Finishing the Rendering Using Canson Paper
All right. So in this last face, I am going to be finishing this rendering you sing our cancer on paper, and then I will show you some chrome's and then some extra highlights that I think are interesting to share with the class. All right, so we had started this rendering. I added already some yellows of different tones and then some marker tones. Let's go a little wild over here. Um, let's get some color for the walls, guys. What colors have you used for your wall? Something interesting. Yellow leaves, baby blue baby blue. Oh, I like that. You guys have any questions so far as there Is there a, uh Is there a better color that works with the to serve thing kind of this color paper versus the blue? Oh, that paper is sexually better because you can have, um you have more leeway. The blue is more limiting. You saw already how difficult it was to add yellow on top of the blue because he goes red. Theo pops out on this. It does. They should work really well. Try to do white on the walls. Ok...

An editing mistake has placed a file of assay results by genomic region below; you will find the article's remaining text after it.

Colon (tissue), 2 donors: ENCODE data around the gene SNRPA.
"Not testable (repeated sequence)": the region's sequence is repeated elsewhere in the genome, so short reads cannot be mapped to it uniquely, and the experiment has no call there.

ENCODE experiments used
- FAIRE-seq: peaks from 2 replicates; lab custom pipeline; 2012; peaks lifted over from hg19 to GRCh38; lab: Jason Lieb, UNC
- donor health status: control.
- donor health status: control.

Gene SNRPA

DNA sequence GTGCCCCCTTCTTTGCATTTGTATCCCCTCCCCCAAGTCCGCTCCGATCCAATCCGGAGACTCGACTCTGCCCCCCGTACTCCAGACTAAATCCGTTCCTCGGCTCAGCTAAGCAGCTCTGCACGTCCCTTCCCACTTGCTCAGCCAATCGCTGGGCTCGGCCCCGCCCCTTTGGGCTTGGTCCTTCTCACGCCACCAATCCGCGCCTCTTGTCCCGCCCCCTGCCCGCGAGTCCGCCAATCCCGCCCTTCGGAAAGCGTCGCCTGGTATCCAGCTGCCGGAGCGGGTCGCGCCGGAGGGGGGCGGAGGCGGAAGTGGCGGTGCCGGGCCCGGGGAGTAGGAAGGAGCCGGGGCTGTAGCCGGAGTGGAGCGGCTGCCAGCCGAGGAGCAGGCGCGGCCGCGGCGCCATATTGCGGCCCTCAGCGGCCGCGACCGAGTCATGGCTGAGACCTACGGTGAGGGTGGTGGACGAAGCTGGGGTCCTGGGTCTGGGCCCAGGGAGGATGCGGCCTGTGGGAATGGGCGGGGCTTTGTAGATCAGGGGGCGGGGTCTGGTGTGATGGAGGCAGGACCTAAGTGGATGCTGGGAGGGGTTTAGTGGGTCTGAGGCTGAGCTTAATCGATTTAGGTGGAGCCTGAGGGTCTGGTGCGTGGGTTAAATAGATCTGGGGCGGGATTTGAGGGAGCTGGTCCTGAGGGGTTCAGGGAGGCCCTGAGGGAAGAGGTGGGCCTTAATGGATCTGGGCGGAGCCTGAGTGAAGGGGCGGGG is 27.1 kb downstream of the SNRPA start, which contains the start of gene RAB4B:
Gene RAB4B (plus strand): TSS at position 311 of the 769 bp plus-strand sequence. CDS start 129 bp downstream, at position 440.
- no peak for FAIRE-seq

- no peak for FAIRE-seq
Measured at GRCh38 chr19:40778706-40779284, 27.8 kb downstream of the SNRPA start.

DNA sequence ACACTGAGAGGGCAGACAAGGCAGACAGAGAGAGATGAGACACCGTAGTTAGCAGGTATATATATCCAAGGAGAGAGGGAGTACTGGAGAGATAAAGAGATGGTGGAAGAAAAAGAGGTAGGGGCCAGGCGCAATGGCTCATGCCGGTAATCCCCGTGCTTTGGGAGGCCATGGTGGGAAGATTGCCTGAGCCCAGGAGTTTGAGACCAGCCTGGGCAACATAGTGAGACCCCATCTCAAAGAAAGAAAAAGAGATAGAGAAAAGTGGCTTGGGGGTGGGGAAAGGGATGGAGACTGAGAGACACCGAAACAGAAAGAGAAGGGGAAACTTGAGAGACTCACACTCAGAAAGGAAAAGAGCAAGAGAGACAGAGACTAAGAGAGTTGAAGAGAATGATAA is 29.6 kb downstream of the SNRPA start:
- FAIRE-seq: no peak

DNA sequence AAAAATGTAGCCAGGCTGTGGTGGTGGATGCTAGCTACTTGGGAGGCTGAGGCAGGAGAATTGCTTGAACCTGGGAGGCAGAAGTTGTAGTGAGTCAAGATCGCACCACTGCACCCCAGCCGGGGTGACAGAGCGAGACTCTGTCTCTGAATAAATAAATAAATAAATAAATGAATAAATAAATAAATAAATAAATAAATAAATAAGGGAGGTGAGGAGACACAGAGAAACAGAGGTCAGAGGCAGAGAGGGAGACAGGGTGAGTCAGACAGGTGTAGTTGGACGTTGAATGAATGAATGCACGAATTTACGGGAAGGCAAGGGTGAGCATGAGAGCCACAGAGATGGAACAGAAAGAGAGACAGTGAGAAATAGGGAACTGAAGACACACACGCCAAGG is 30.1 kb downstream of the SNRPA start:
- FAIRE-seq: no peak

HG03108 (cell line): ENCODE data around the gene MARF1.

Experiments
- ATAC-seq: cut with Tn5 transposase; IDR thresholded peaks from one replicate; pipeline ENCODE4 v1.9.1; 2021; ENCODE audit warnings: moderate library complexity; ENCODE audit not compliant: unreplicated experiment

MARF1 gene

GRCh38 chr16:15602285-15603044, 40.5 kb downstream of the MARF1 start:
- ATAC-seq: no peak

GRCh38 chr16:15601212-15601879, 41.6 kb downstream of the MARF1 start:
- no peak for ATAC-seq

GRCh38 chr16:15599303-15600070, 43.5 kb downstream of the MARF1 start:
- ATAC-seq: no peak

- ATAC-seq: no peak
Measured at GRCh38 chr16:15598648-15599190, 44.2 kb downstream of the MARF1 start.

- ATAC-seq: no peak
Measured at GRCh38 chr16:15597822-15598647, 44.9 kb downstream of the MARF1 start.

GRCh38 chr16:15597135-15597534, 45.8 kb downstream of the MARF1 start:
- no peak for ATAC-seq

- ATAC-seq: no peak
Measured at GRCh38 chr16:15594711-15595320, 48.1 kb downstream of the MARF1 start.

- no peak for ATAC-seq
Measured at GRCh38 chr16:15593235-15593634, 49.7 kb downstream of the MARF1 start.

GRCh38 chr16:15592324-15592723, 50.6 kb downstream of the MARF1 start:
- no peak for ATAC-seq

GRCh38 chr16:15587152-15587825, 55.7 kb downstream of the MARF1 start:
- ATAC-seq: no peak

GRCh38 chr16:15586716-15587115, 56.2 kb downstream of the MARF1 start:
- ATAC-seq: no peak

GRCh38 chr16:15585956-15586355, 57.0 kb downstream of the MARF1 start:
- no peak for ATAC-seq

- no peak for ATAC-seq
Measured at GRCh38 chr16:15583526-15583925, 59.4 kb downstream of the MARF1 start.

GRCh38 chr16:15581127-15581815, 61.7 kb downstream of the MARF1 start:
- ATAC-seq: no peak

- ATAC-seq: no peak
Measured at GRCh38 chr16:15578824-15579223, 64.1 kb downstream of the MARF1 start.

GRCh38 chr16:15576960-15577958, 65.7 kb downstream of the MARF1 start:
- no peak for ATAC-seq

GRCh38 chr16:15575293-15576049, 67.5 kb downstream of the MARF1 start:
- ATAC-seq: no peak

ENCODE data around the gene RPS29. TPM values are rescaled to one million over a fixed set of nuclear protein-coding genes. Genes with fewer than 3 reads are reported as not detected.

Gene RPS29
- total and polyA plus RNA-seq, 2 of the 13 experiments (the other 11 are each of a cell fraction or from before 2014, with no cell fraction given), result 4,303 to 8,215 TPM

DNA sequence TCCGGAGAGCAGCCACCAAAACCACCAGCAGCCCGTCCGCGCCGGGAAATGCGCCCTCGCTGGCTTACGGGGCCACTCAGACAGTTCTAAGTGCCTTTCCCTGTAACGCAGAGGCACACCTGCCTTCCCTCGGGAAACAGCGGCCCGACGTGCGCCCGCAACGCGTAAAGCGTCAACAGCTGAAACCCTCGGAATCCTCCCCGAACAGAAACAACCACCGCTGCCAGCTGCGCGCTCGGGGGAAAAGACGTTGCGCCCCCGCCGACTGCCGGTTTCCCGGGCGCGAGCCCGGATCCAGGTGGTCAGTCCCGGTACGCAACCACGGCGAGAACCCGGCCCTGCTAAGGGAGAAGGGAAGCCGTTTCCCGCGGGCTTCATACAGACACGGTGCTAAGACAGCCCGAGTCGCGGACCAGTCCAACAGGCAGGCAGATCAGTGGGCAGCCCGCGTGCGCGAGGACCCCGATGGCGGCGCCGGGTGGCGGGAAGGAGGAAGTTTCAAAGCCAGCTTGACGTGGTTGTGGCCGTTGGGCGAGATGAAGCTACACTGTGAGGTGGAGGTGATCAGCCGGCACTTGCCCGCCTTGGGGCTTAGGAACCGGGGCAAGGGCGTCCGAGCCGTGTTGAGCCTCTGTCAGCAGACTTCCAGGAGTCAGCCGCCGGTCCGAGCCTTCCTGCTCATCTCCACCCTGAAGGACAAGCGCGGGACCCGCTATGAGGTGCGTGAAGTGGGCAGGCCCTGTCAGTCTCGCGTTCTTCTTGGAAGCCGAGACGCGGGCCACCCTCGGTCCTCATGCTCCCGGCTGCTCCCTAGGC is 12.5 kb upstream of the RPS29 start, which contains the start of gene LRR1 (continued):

ay? When we do our renderings, we want to work with the extremes, find our darkest spot and then your lightest spot and work from there. Um, is it good enough to show ready to the camera or you wanna wait'll You know? I mean, I can show you it was good. Looks good. Work with your outlines on the isle a bit more. Just the perimeter so that it pops out more. Yeah. I like your reflections there. What colors are you using? Healthy. I like green blue. And I was like, Oh, no, I dumped ahead cause you're gonna talk about reflection. Looks good. Already. You added a highlight right on the corner, people into another one, right in the middle of your counter. Vertical like a straight vertical right there. That looks good. All right, so over here, I'm working on some colors. I need to add more contrast. The first thing that you will find is, um you need to work your with your whitest whites and your darkest darks and work from there. All right, you see over here him using a lot of weight to just get my, um, my ceiling. With contrast, Gracie, over here. Um um, using a lot of white so that I can have contrast. Otherwise, it would just be blending it too much when you guys to have contrast in your drawing, like maybe the back wall that you have should be like an intermediate gray with your markers or if you have your cell ready grave markers, maybe use color. Um, so that would be the first thing. Um, I'm working now on my windows to add some highlights, um, going to steal your idea of using metallic reflections. And when a work a little bit on my refrigerator, which we placed over here, I did some gray and then some highlights for reflections. If you guys think that you're starting to lose a little bit the shapes of your objects of your different furniture pieces or, um, elements. That's that sign that you would have to work with black outlines to bring your shapes back to life again. Let's see, I'm gonna use black or dark grey for my counter in the kitchen. And when they years pilot strokes, pile of strokes minus some highlights. Some spots left for highlights. Again, If I am losing my shapes a little bit, I would want to use I would want to use a black outline again. This is my favorite pen, my paper made to just clean up my shape slightly. The nice thing about rendering in designers that anything goes and you can be your the master of your own game. Don't be afraid of using different textures for materials you can always modifying them later, at least during the conceptualization face, you want to be as open as possible. One thing that you wouldn't want to do, though, is pick materials that you know would be prohibitive for your clients. All right, so you would just have to keep in mind. You know, your true budget. Um, they are also alternatives to expensive materials or the materials that look as nice, but they don't have the price tag on them. I'm thinking, you know, laminates, for example. Right? You have some very good ones that you can use that give you the illusion off. I know. Lie minutes can have, um, don't have always the best reputation, but it's a great material two years for different types of for more affordable budgets. So use your options. Um, so you see, in the example that I'm working on. Once I add my black outlines, everything comes to life a lot more clearly. But not until I add my black lines. Everything is kind of more lose and not as refined. Are you guys resolving the background? I mean, the end of the kitchen into the living room. That's tricky, huh? I don't Have you seen the corner? What would you do there, Right. Oh, that's sideways. Yeah, that's kind of tricky, huh? You know what's the best solution? Watch this. You would just add some gray over it. So it's not as powerful visually, and then it's it's not out of mind. Out off, out of sight, out of mind. But at least you push it to the background. So that would be the first first thing that you would have to dio, um, when you render you always I was say, my students, You have to work with the idea off. Push, pull lighter colors, bring objects to the front. Darker tones makes things going to the into the background. So, um this just prove it, For example, I have in this aisle over here in this island, I have some highlights. If I exaggerate them more. Then suddenly the kitchen island, you know, appears to be closer to me just because it looks, you know, fresher, more interesting. So you have seen me work with my line weights over here. Now, I can do some pencil strokes, um, for texture, because this is going to be would